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In Mid-November Unnar Steinn Sigtryggsson, an Icelander who goes by the username “askur,” made a comment on popular internet community Reddit. He recounted the major news events of the last few weeks in Iceland. However, unlike most bullet point lists of Icelandic news stories, this one went viral. Has the news in Iceland been unusually full of kittens licking baby turtles? More like political scandals, strikes, vermin infestations, protests, police behaving badly, and economic mismanagement. To an audience used to hearing stories about how wonderfully Iceland had dealt with the 2008 financial crisis, this was indeed newsworthy. Hold on a

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Dirty Holidaze

Dirty Holidaze

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December is by far the darkest and spookiest month. It is also the booziest, by far. The overwhelming joy one often associates with the annual Christmas frenzy increases the longing for a nightcap, the fright that correlates with mass expenditures in gifts and other holiday nonsense calls for some alcohol, and when you intend to bid farewell to the passing year you’ll want a bottle of liquor by your side. It seems there’s no avoiding dipping your toes (or your entire foot) into the tantalizing Jacuzzi of holiday vice. For this reason, behold: Grapevine’s guide to your Icelandic holiday binge

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Pagan Christmas

Pagan Christmas

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The idea of throwing a big celebration in honour of the birth of Christ is a relatively recent idea. Nobody knows exactly when he was born; guesses range from 7 to 2 BC and the date is a mystery. His date of birth was once estimated to be January 6, in an attempt to beat a competing holiday (the celebration of the virgin birth of Aion, the Hellenistic deity of eternity). In the process they borrowed the symbolism of the stables. Christianity is in the business of mergers and acquisitions. The date was later changed to December 25, partly because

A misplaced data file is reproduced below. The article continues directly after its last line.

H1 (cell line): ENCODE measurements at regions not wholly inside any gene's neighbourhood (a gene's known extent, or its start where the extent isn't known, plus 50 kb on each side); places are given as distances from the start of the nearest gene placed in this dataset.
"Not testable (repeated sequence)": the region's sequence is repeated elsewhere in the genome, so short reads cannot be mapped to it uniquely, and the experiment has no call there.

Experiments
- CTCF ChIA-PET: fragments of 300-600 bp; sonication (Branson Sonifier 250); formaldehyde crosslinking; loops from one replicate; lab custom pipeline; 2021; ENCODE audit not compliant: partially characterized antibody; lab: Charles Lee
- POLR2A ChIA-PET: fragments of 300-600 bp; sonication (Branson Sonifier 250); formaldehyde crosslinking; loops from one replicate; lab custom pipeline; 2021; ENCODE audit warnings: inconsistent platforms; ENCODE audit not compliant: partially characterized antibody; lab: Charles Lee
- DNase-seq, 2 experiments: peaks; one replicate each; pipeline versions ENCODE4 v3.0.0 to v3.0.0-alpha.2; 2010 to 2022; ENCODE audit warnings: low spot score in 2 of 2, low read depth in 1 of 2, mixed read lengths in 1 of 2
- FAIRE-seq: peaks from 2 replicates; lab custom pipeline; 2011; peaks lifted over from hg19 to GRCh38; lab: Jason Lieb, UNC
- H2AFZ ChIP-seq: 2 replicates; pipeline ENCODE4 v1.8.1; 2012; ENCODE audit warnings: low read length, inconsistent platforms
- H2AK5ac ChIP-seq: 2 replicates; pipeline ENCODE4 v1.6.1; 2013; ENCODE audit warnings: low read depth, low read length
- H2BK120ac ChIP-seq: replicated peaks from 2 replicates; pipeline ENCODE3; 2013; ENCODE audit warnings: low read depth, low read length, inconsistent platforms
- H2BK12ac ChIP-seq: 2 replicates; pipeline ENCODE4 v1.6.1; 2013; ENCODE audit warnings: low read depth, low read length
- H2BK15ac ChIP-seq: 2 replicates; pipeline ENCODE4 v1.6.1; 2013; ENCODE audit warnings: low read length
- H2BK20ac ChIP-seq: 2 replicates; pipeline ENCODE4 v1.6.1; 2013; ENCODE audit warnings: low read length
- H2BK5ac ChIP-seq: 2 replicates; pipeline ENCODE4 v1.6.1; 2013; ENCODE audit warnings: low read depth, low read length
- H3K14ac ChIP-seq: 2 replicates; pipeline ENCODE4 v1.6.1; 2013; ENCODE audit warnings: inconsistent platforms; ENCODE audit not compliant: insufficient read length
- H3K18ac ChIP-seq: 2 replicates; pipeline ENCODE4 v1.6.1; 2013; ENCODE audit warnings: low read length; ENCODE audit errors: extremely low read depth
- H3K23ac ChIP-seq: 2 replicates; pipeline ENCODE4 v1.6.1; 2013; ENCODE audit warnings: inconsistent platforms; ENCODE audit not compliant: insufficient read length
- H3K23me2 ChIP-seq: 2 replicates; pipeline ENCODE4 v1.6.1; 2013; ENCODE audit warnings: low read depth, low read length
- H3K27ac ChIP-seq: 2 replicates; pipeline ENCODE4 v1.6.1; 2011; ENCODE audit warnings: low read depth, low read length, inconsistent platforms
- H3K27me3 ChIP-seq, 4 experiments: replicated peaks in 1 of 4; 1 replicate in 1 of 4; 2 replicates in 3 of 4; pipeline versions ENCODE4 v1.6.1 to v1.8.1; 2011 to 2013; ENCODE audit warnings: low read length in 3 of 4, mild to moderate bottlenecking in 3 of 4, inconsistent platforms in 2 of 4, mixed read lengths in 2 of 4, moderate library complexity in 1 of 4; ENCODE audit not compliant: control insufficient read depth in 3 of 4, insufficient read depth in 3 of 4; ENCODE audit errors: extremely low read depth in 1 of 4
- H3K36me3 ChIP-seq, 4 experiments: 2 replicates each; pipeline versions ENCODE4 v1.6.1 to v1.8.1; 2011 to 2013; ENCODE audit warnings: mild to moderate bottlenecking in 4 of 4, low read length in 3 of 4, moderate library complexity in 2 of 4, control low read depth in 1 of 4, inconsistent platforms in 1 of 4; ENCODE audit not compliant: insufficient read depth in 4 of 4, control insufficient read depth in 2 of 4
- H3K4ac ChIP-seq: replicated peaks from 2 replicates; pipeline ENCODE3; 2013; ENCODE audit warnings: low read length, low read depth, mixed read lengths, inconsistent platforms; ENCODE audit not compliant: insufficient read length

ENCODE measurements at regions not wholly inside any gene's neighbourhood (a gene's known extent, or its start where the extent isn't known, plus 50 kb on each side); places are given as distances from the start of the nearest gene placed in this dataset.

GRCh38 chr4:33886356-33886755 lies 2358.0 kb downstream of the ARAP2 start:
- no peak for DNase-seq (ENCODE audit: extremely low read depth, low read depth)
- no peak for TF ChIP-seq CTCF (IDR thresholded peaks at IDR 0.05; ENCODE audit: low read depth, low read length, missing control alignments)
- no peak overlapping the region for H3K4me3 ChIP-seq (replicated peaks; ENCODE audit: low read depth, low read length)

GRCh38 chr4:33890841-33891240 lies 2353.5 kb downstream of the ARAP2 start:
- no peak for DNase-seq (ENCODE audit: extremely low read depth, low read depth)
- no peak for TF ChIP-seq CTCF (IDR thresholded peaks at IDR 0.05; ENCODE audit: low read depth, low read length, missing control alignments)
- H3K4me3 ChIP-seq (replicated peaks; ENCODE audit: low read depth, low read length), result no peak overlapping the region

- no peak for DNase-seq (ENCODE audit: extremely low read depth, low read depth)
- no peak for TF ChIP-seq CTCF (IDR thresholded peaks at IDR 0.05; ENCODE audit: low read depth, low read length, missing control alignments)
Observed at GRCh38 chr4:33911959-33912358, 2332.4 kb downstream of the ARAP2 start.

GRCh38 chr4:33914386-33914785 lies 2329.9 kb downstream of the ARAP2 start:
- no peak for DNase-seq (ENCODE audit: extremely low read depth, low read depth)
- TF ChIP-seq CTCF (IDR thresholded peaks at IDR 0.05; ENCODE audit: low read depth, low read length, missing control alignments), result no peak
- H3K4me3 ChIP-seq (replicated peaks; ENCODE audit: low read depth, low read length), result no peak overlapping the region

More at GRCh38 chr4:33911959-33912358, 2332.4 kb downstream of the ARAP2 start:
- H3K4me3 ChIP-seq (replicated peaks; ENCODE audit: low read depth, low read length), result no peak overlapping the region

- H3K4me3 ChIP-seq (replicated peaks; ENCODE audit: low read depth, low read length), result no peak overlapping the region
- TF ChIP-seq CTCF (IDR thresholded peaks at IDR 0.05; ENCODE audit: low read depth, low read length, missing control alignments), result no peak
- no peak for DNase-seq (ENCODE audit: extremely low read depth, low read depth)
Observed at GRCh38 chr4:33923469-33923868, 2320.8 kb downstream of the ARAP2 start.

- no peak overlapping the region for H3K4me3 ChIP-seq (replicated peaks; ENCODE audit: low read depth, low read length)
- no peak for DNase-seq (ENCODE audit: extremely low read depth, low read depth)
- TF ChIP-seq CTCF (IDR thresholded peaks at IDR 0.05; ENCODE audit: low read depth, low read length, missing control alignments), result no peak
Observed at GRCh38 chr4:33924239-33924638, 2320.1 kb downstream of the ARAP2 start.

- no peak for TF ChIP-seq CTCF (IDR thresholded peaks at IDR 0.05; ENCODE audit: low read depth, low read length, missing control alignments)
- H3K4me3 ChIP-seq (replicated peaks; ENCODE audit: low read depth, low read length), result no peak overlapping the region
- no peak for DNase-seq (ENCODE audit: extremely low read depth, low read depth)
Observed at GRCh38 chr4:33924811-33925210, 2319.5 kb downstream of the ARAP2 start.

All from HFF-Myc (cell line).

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The Encyclopaedia of Icelandic Holidays

The Encyclopaedia of Icelandic Holidays

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Aðfangadagur (Ath-founga-dager) December 24, Aðfangadagur, is the day Icelanders celebrate Christmas (as opposed to December 25 in most countries). The first half of the day usually goes towards finishing off all of the last-minute preparations, making food, wrapping presents, bathing and putting on nice clothes. Children are often occupied by the television set, as most stations broadcast a non-stop programme of cartoons throughout the day. Six o’ clock marks the official start of Christmas in Iceland, marked by state radio broadcasting the traditional “ringing of the church bells.” This is when most households sit down to enjoy a pleasant holiday

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WAR ON CHRISTMAS: Finally, An Icelandic Front

WAR ON CHRISTMAS: Finally, An Icelandic Front

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Anyone who’s followed American politics, or switched to Fox News over the holidays, knows that a full blown war is raging at this very moment: The War On Christmas. On the battlefield, the godless forces of Politically Correct liberals—who want to take Christ out of Christmas and thus destroy the very fabric of American culture—fight the patriotic and pious people over at Fox. Of course nobody residing the reality-based community has ever encountered this “War on Christmas.” It exists only in the fevered imagination of loudmouths like Bill O’Reilly and Rush Limbaugh, who use it to fill airtime, drum up

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Wanted: The Icelandic Christmas Mood

Wanted: The Icelandic Christmas Mood

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When they stop stacking the Rjómi (heavy cream) neatly on the supermarket shelves, you know Christmas is just around the corner. The Rjómi hasn’t disappeared though. Entering the walk-in cooler (don’t forget your jacket!) you’ll see a huge container spilling over with cartons and cartons of Rjómi. Frankly, stacking it is a waste of time; soon you’ll notice the mountain getting smaller as every single person takes at least one, maybe two or maybe five. Our consumer needs are this predictable before, during and after Christmas, because almost every single Icelandic household has the exact same family traditions. This uniformity